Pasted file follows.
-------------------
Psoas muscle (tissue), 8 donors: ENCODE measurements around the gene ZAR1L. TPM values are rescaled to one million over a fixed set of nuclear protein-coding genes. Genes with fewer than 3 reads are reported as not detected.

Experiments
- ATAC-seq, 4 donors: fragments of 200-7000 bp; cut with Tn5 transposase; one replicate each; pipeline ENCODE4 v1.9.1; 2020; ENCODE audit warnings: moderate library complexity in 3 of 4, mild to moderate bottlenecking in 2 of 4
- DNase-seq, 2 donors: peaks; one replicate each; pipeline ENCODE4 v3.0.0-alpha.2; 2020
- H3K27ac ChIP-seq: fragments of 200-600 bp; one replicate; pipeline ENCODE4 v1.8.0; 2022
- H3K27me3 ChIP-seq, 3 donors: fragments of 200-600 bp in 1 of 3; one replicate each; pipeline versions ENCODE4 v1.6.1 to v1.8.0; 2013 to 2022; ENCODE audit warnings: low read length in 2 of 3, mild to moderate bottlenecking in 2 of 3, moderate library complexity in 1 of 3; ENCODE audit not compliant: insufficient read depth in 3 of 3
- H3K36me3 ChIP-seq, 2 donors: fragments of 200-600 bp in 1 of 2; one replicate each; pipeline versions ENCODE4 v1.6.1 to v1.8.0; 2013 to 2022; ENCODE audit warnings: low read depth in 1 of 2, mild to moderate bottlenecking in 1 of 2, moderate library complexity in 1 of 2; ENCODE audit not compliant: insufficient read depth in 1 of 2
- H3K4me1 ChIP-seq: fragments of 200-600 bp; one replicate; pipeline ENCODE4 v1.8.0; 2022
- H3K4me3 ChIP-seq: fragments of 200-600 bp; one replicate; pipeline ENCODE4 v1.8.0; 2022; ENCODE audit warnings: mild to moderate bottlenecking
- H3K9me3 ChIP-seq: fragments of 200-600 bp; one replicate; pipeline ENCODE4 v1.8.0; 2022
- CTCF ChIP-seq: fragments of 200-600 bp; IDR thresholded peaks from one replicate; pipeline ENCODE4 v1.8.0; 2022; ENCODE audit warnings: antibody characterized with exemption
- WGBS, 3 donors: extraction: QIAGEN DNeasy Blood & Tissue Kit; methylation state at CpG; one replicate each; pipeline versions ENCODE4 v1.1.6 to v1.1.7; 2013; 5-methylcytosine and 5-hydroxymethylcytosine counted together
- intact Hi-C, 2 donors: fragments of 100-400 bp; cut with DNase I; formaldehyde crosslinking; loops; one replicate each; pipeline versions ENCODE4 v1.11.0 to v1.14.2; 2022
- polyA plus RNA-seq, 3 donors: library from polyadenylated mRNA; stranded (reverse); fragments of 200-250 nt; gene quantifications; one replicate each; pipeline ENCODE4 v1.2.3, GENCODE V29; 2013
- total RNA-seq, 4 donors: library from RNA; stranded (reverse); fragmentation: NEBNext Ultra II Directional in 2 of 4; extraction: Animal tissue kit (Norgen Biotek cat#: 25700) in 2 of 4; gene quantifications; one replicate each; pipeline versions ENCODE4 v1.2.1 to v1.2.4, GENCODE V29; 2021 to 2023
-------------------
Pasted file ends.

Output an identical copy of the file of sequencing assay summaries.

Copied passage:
Psoas muscle (tissue), 8 donors: ENCODE measurements around the gene ZAR1L. TPM values are rescaled to one million over a fixed set of nuclear protein-coding genes. Genes with fewer than 3 reads are reported as not detected.

Experiments
- ATAC-seq, 4 donors: fragments of 200-7000 bp; cut with Tn5 transposase; one replicate each; pipeline ENCODE4 v1.9.1; 2020; ENCODE audit warnings: moderate library complexity in 3 of 4, mild to moderate bottlenecking in 2 of 4
- DNase-seq, 2 donors: peaks; one replicate each; pipeline ENCODE4 v3.0.0-alpha.2; 2020
- H3K27ac ChIP-seq: fragments of 200-600 bp; one replicate; pipeline ENCODE4 v1.8.0; 2022
- H3K27me3 ChIP-seq, 3 donors: fragments of 200-600 bp in 1 of 3; one replicate each; pipeline versions ENCODE4 v1.6.1 to v1.8.0; 2013 to 2022; ENCODE audit warnings: low read length in 2 of 3, mild to moderate bottlenecking in 2 of 3, moderate library complexity in 1 of 3; ENCODE audit not compliant: insufficient read depth in 3 of 3
- H3K36me3 ChIP-seq, 2 donors: fragments of 200-600 bp in 1 of 2; one replicate each; pipeline versions ENCODE4 v1.6.1 to v1.8.0; 2013 to 2022; ENCODE audit warnings: low read depth in 1 of 2, mild to moderate bottlenecking in 1 of 2, moderate library complexity in 1 of 2; ENCODE audit not compliant: insufficient read depth in 1 of 2
- H3K4me1 ChIP-seq: fragments of 200-600 bp; one replicate; pipeline ENCODE4 v1.8.0; 2022
- H3K4me3 ChIP-seq: fragments of 200-600 bp; one replicate; pipeline ENCODE4 v1.8.0; 2022; ENCODE audit warnings: mild to moderate bottlenecking
- H3K9me3 ChIP-seq: fragments of 200-600 bp; one replicate; pipeline ENCODE4 v1.8.0; 2022
- CTCF ChIP-seq: fragments of 200-600 bp; IDR thresholded peaks from one replicate; pipeline ENCODE4 v1.8.0; 2022; ENCODE audit warnings: antibody characterized with exemption
- WGBS, 3 donors: extraction: QIAGEN DNeasy Blood & Tissue Kit; methylation state at CpG; one replicate each; pipeline versions ENCODE4 v1.1.6 to v1.1.7; 2013; 5-methylcytosine and 5-hydroxymethylcytosine counted together
- intact Hi-C, 2 donors: fragments of 100-400 bp; cut with DNase I; formaldehyde crosslinking; loops; one replicate each; pipeline versions ENCODE4 v1.11.0 to v1.14.2; 2022
- polyA plus RNA-seq, 3 donors: library from polyadenylated mRNA; stranded (reverse); fragments of 200-250 nt; gene quantifications; one replicate each; pipeline ENCODE4 v1.2.3, GENCODE V29; 2013
- total RNA-seq, 4 donors: library from RNA; stranded (reverse); fragmentation: NEBNext Ultra II Directional in 2 of 4; extraction: Animal tissue kit (Norgen Biotek cat#: 25700) in 2 of 4; gene quantifications; one replicate each; pipeline versions ENCODE4 v1.2.1 to v1.2.4, GENCODE V29; 2021 to 2023